There are vast quantities of materials housed in repositories all
across the United States and Canada that are useful to genealogists.
Compiled genealogies, manuscripts, local histories, abstracted or
transcribed vital records, church records--the list goes on and on.
While our local libraries and other research facilities can offer a
broad range of materials to use, they will not be able to hold copies of
every book for every area. No library can. Not even the Library of
The Family History Library of the Church of Jesus Christ of
Latter-day Saints (LDS) holds millions (over 2.5M at last count) of
records on microfilm. They do not have copies of all records either --
at least not yet. So how can a researcher access materials that are not
available to them in their own backyard? There are several ways.
The first is to visit your local LDS Family History Center.
Recognizing that not everyone can travel to Salt Lake City, LDS has set
up Family History Centers all across the country and all over the world.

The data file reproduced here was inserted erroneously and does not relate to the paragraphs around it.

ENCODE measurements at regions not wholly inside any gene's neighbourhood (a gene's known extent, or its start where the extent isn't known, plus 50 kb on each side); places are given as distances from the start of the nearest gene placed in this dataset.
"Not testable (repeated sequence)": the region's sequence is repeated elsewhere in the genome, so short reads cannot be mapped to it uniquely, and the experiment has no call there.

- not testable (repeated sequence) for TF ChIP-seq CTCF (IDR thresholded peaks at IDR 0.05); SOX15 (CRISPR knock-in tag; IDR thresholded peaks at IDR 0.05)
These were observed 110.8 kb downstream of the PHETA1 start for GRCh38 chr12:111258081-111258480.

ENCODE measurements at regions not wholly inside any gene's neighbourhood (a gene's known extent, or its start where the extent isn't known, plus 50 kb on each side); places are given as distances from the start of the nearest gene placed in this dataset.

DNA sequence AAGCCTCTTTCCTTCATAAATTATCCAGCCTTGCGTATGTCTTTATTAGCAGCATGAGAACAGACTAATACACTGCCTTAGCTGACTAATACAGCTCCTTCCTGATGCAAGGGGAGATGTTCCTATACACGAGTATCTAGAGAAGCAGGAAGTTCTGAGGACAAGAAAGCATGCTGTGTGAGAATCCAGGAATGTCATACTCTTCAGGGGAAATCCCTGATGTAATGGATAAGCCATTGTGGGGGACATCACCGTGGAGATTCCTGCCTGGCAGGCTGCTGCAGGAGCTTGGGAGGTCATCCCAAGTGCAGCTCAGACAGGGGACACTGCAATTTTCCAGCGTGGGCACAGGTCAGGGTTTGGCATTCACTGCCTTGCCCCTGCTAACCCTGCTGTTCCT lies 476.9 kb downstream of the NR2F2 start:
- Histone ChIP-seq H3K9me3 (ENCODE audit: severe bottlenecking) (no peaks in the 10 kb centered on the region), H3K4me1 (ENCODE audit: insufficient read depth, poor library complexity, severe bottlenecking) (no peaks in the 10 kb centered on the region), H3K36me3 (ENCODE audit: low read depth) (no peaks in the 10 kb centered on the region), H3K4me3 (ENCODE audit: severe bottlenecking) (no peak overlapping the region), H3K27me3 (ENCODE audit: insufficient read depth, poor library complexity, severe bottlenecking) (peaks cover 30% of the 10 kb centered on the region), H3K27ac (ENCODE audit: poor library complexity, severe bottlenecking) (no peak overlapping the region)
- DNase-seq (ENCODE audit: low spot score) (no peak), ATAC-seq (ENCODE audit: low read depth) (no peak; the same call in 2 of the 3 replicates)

Researchers can search for records in the Family History Library
Catalog and request to have copies of microfilms sent to their local
center. Rental charges are $3.50 for the first thirty days. For $3.25 it
can be extended for an additional 60 days, and an additional $3.25 will
keep the film in the center for an additional year after the 90 days.
If you would like to keep a film in the center longer than that, you
will need to talk to the director of the center.
LDS microfilms can also be accessed through the NEHGS Research
Library. There is one standard rental rate of $6.50, which keeps the
film in our library for about 60 days. After that the film must be
returned to Salt Lake City. Films cannot be renewed or kept on
indefinite loan here. Film rentals are processed in the Dean C. and
Roberta S. Smith Technology Room on the fourth floor of the library.
Film rentals cannot be processed over the telephone but must be made in
Another valuable resource is the interlibrary loan system. In 1902
the Library of Congress established itself as the "library of last
resort" and agreed to start lending some of its materials to other
libraries when the materials were not available elsewhere. This year the
Library of Congress alone will handle over 50,000 requests for book
loans and photocopies.
The American Library Association has established standards for
service through the interlibrary loan system. This system allows
materials from one library to be sent to another library for use by its
patrons. In many instances the materials may not be allowed to leave the